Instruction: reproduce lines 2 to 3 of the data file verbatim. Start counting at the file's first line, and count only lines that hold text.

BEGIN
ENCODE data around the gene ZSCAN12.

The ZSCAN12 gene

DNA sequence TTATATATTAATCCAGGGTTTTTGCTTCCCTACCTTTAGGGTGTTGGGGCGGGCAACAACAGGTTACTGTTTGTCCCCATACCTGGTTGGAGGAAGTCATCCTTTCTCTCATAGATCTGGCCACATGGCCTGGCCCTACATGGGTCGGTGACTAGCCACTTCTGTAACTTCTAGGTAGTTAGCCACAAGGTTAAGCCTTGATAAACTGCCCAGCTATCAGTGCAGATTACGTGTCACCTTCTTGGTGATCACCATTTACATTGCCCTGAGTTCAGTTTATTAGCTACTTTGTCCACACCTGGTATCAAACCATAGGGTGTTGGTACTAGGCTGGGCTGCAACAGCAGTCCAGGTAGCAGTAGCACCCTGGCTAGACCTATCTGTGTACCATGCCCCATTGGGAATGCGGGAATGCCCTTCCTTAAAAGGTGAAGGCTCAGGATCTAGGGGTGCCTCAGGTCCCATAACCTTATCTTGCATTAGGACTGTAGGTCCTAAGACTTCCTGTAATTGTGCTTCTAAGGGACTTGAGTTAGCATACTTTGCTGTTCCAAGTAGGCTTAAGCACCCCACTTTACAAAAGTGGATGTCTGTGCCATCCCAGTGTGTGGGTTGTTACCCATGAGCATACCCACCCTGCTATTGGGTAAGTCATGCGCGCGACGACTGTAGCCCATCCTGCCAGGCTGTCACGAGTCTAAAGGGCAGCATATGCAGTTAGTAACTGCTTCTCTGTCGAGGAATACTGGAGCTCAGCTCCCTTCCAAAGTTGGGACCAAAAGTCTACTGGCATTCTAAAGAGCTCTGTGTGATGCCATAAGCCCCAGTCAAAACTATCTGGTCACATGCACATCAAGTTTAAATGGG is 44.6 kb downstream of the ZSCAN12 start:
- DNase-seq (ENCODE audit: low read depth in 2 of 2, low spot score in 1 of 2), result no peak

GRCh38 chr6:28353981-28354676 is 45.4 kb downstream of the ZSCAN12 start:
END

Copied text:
The ZSCAN12 gene

DNA sequence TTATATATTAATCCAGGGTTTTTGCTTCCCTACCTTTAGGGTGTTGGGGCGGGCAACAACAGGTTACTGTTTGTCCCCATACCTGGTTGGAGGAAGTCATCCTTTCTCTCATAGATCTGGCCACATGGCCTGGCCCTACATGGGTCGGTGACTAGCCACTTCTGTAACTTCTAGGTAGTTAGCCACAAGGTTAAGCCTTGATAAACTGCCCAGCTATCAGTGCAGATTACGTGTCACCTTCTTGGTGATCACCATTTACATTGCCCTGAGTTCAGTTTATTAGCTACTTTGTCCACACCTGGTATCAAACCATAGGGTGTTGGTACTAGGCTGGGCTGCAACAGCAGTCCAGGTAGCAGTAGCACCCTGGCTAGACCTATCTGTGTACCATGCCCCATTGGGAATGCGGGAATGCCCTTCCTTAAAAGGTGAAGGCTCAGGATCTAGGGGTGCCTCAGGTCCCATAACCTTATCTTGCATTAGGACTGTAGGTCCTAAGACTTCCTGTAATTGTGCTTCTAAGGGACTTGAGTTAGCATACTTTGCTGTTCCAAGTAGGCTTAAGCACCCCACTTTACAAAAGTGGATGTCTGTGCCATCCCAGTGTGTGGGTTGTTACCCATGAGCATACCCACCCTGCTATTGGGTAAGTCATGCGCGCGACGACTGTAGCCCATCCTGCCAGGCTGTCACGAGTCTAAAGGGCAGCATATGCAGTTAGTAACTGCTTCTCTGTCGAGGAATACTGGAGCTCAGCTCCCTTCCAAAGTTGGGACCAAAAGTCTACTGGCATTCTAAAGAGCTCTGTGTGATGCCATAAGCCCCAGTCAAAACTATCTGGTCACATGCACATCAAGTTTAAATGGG is 44.6 kb downstream of the ZSCAN12 start: